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Union says Ford has no new product slated for Ontario plant after Edge production ends.

Canada’s Unifor Picks Ford as Strike Target

Unifor’s negotiations, held every four years, come as Ford employees face expiring product lines in Oakville, ON, while Fiat Chrysler workers have seen shift cuts in Windsor and Brampton, ON, union President Jerry Dias says.

The lack of a commitment to build a new product at a Canadian assembly plant prompts the union representing auto workers in Canada to target Ford in negotiations for a new labor contract to replace the current pact that expires Sept. 21.

Jerry Dias (below, left), the president of Unifor, which represents Canadian hourly workers at Ford, Fiat Chrysler and General Motors, says the country’s largest private-sector union is pushing for new product commitments at Canadian plants belonging to Detroit’s automakers just as he did in 2016.

The union would especially like to see electric vehicles built in Canada, Dias says.

“I chose Ford because it is important that Ford understands what our vision is in the short and long term,” Dias says in making the announcement. “The conversations I’ve had with Ford have been instrumental in the decision. The bottom line is, the group that is most vulnerable is the workers in Oakville.”

Unifor’s negotiations, which take place every four years, come as Ford employees face expiring product lines in Oakville, ON, while Fiat Chrysler workers have seen shift cuts in Windsor and Brampton, ON, Dias says.

Dias says the Ford Edge, manufactured in Oakville, is set to roll off assembly lines in 2023 with no product replacement coming down the pike.

Ford officials say they welcome the opportunity to lead off the contract talks.Jerry Dias, Unifor president.jpg

“Ford of Canada has a long history of working collaboratively with Unifor and looks forward to reaching a collective agreement in order to remain operationally competitive amidst intense global competition,” the automaker says in a statement.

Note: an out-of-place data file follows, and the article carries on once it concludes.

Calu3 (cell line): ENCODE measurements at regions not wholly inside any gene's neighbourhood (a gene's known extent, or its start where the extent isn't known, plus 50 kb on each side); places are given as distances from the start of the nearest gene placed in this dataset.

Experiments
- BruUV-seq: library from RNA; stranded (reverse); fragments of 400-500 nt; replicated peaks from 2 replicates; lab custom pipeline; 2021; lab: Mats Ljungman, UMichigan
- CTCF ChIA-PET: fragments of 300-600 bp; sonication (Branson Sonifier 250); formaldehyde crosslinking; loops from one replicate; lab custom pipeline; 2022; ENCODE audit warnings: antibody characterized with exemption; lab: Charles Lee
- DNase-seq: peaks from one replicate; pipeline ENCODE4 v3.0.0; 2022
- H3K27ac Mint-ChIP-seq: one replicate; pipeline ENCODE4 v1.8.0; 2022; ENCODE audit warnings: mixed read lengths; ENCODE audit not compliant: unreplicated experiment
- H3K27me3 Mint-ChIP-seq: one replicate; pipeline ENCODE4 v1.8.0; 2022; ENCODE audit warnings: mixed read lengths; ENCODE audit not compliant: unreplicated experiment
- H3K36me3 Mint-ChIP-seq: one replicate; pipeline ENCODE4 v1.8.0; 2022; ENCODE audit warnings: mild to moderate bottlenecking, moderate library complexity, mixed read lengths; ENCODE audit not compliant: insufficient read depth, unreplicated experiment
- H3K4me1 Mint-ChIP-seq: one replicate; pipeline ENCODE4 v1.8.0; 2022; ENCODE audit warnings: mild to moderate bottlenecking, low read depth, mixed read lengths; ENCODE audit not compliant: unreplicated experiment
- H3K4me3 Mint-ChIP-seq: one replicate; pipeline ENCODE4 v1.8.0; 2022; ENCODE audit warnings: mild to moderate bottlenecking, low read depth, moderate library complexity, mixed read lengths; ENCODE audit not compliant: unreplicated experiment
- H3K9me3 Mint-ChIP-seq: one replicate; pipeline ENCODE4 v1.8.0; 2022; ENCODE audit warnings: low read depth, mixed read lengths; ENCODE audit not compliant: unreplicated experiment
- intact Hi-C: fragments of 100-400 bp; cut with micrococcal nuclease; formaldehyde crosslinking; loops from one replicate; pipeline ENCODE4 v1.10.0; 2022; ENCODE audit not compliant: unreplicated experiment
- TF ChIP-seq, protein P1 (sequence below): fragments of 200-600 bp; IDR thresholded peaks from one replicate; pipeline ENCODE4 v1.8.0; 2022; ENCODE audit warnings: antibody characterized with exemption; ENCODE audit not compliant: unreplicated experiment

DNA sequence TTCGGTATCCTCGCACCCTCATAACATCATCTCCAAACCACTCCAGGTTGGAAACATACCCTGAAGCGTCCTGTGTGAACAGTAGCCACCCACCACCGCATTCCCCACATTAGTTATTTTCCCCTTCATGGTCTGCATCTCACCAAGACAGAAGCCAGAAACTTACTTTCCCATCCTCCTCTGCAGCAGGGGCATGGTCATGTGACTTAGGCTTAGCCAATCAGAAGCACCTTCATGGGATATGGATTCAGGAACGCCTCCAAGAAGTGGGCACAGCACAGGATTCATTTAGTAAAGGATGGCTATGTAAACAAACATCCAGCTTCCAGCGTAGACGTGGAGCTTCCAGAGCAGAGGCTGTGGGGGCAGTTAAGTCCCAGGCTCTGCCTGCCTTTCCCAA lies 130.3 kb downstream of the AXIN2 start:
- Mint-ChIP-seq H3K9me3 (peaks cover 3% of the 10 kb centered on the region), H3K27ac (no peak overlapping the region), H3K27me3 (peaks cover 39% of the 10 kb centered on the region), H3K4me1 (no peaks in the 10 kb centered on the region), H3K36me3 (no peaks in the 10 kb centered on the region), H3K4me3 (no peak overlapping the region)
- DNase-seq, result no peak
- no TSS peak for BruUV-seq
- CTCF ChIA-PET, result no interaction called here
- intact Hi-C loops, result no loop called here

“In light of global economic uncertainties, it’s more important than ever to maintain jobs in Canada. We’ll be asking our employees to work with us to help shape this new reality.”

Ryan Kantautas, Ford Canada's vice president-human resources, says the automaker has made a significant commitment to Oakville.

The Edge and the five-passenger midsize SUV segment remain a critical part of Ford’s portfolio, he says. Edge sales were up 3% year-over-year to nearly 140,000 in the U.S. last year and were up 4% in Canada, the automaker says.

As well, the Nautilus will continue to play an important role in Lincoln’s growing SUV portfolio which includes the Corsair, Aviator and Navigator, Kantautas says.

Ford Canada’s operations include a national headquarters, three regional offices, the Oakville assembly plant and the Windsor and Essex, ON, engine plants, two parts distribution centers, two R&D sites and three Connectivity and Innovation centers.

Ford says it employs about 7,000 people in Canada, while an additional 18,000 people are employed in the more than 400 Ford and Ford-Lincoln dealerships across the country.

It is a shared responsibility to ensure the company can emerge from the COVID-19 crisis positioned for future success. Together, we can strengthen the business case for auto manufacturing in Canada,” Kantautas says.

Dias also says the Canadian government should invest in a national auto strategy.

Unifor represents 6,300 hourly workers at Ford, 9,000 at FCA and 4,100 at GM in Canada.

Dias has headed the union since 2013, when the Canadian Auto Workers union broke away from the UAW and merged with the Communications, Energy and Paperworkers union.

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